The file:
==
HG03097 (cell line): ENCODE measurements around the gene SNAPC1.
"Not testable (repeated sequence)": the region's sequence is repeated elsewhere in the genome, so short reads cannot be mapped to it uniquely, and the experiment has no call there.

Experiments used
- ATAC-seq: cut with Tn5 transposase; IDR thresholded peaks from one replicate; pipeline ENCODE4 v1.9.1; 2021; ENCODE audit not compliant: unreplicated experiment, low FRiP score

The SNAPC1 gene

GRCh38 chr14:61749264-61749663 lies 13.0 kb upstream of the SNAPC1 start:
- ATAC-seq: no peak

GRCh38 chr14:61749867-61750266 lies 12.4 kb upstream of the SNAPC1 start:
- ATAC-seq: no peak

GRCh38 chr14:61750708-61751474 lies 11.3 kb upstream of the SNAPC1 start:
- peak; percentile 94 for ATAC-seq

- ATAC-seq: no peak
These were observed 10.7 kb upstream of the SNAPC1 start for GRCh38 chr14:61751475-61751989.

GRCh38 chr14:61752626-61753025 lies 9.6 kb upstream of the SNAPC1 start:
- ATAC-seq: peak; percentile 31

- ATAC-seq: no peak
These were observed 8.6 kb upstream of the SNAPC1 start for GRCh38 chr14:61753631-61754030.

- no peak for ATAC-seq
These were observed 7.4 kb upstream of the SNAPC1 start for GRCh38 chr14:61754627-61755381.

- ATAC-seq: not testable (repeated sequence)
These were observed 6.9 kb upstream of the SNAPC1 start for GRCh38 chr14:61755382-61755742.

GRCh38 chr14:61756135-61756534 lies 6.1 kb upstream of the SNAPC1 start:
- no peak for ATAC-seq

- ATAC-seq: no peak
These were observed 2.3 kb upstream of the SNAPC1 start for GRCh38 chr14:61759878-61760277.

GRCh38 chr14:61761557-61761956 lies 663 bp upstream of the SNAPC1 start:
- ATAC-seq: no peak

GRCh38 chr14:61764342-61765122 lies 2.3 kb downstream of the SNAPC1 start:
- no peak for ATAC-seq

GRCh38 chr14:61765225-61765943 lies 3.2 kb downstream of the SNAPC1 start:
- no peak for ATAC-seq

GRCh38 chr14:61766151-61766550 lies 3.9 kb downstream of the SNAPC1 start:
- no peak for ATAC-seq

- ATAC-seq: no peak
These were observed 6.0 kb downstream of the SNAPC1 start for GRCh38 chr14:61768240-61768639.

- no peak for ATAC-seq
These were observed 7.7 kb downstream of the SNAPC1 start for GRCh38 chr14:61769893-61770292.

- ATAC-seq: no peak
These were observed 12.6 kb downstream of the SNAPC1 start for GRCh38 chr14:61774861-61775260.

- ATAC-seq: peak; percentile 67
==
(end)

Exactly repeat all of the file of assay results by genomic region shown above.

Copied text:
HG03097 (cell line): ENCODE measurements around the gene SNAPC1.
"Not testable (repeated sequence)": the region's sequence is repeated elsewhere in the genome, so short reads cannot be mapped to it uniquely, and the experiment has no call there.

Experiments used
- ATAC-seq: cut with Tn5 transposase; IDR thresholded peaks from one replicate; pipeline ENCODE4 v1.9.1; 2021; ENCODE audit not compliant: unreplicated experiment, low FRiP score

The SNAPC1 gene

GRCh38 chr14:61749264-61749663 lies 13.0 kb upstream of the SNAPC1 start:
- ATAC-seq: no peak

GRCh38 chr14:61749867-61750266 lies 12.4 kb upstream of the SNAPC1 start:
- ATAC-seq: no peak

GRCh38 chr14:61750708-61751474 lies 11.3 kb upstream of the SNAPC1 start:
- peak; percentile 94 for ATAC-seq

- ATAC-seq: no peak
These were observed 10.7 kb upstream of the SNAPC1 start for GRCh38 chr14:61751475-61751989.

GRCh38 chr14:61752626-61753025 lies 9.6 kb upstream of the SNAPC1 start:
- ATAC-seq: peak; percentile 31

- ATAC-seq: no peak
These were observed 8.6 kb upstream of the SNAPC1 start for GRCh38 chr14:61753631-61754030.

- no peak for ATAC-seq
These were observed 7.4 kb upstream of the SNAPC1 start for GRCh38 chr14:61754627-61755381.

- ATAC-seq: not testable (repeated sequence)
These were observed 6.9 kb upstream of the SNAPC1 start for GRCh38 chr14:61755382-61755742.

GRCh38 chr14:61756135-61756534 lies 6.1 kb upstream of the SNAPC1 start:
- no peak for ATAC-seq

- ATAC-seq: no peak
These were observed 2.3 kb upstream of the SNAPC1 start for GRCh38 chr14:61759878-61760277.

GRCh38 chr14:61761557-61761956 lies 663 bp upstream of the SNAPC1 start:
- ATAC-seq: no peak

GRCh38 chr14:61764342-61765122 lies 2.3 kb downstream of the SNAPC1 start:
- no peak for ATAC-seq

GRCh38 chr14:61765225-61765943 lies 3.2 kb downstream of the SNAPC1 start:
- no peak for ATAC-seq

GRCh38 chr14:61766151-61766550 lies 3.9 kb downstream of the SNAPC1 start:
- no peak for ATAC-seq

- ATAC-seq: no peak
These were observed 6.0 kb downstream of the SNAPC1 start for GRCh38 chr14:61768240-61768639.

- no peak for ATAC-seq
These were observed 7.7 kb downstream of the SNAPC1 start for GRCh38 chr14:61769893-61770292.

- ATAC-seq: no peak
These were observed 12.6 kb downstream of the SNAPC1 start for GRCh38 chr14:61774861-61775260.

- ATAC-seq: peak; percentile 67